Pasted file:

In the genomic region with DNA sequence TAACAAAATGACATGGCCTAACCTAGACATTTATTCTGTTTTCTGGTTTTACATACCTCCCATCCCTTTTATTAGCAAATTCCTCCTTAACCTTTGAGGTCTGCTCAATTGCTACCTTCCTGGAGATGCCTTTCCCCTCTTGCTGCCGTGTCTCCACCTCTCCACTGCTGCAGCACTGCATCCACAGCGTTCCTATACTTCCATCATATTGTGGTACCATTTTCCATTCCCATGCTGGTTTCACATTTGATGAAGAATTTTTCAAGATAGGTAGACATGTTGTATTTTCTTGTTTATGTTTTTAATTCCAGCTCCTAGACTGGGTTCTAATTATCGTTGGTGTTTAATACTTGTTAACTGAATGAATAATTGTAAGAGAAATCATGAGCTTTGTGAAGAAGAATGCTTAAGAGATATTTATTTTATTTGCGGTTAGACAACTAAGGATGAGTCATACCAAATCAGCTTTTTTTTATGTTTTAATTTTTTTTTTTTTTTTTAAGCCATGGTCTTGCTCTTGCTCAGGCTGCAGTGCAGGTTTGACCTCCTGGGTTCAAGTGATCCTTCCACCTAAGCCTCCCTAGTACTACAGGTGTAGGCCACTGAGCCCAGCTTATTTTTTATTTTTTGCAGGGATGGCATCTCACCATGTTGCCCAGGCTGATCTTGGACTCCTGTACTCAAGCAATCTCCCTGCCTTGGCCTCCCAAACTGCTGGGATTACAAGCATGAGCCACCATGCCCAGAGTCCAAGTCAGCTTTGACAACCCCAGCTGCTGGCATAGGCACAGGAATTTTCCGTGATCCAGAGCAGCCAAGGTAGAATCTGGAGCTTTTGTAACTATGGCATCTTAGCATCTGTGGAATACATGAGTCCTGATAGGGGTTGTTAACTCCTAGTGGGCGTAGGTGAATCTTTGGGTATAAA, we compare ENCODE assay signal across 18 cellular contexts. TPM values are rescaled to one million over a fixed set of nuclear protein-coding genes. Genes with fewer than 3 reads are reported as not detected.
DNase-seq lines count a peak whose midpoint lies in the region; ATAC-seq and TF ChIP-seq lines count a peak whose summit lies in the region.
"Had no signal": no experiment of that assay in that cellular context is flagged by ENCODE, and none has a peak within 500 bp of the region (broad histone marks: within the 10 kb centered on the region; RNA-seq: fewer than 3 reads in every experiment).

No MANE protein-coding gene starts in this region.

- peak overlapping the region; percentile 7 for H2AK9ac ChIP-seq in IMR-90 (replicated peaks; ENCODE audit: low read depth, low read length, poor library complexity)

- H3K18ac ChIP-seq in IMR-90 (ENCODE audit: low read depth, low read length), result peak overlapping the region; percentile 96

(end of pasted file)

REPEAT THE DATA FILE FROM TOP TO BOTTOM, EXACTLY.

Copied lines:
In the genomic region with DNA sequence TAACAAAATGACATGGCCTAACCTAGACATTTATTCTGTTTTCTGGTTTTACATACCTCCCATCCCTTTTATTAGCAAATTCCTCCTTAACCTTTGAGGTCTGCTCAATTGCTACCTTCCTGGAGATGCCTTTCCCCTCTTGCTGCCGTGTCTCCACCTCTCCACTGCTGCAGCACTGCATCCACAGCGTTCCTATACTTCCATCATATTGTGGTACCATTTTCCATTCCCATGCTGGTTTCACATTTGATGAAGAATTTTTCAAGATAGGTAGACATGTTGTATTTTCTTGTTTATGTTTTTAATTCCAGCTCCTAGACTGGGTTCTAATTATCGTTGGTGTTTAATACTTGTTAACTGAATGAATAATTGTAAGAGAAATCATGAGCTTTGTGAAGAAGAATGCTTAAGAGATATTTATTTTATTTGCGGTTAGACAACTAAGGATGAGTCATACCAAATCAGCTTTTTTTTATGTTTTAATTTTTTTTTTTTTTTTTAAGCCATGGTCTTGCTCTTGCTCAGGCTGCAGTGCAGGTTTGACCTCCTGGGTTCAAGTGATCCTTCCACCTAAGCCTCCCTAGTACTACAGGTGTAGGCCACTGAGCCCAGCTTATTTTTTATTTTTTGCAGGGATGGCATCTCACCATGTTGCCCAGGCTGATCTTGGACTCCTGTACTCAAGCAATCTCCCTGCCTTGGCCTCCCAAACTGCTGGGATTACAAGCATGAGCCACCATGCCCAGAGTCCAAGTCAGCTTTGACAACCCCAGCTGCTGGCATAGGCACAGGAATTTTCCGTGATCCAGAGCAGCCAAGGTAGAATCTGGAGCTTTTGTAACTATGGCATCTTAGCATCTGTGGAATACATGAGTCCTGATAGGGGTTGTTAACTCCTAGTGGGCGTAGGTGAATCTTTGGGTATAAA, we compare ENCODE assay signal across 18 cellular contexts. TPM values are rescaled to one million over a fixed set of nuclear protein-coding genes. Genes with fewer than 3 reads are reported as not detected.
DNase-seq lines count a peak whose midpoint lies in the region; ATAC-seq and TF ChIP-seq lines count a peak whose summit lies in the region.
"Had no signal": no experiment of that assay in that cellular context is flagged by ENCODE, and none has a peak within 500 bp of the region (broad histone marks: within the 10 kb centered on the region; RNA-seq: fewer than 3 reads in every experiment).

No MANE protein-coding gene starts in this region.

- peak overlapping the region; percentile 7 for H2AK9ac ChIP-seq in IMR-90 (replicated peaks; ENCODE audit: low read depth, low read length, poor library complexity)

- H3K18ac ChIP-seq in IMR-90 (ENCODE audit: low read depth, low read length), result peak overlapping the region; percentile 96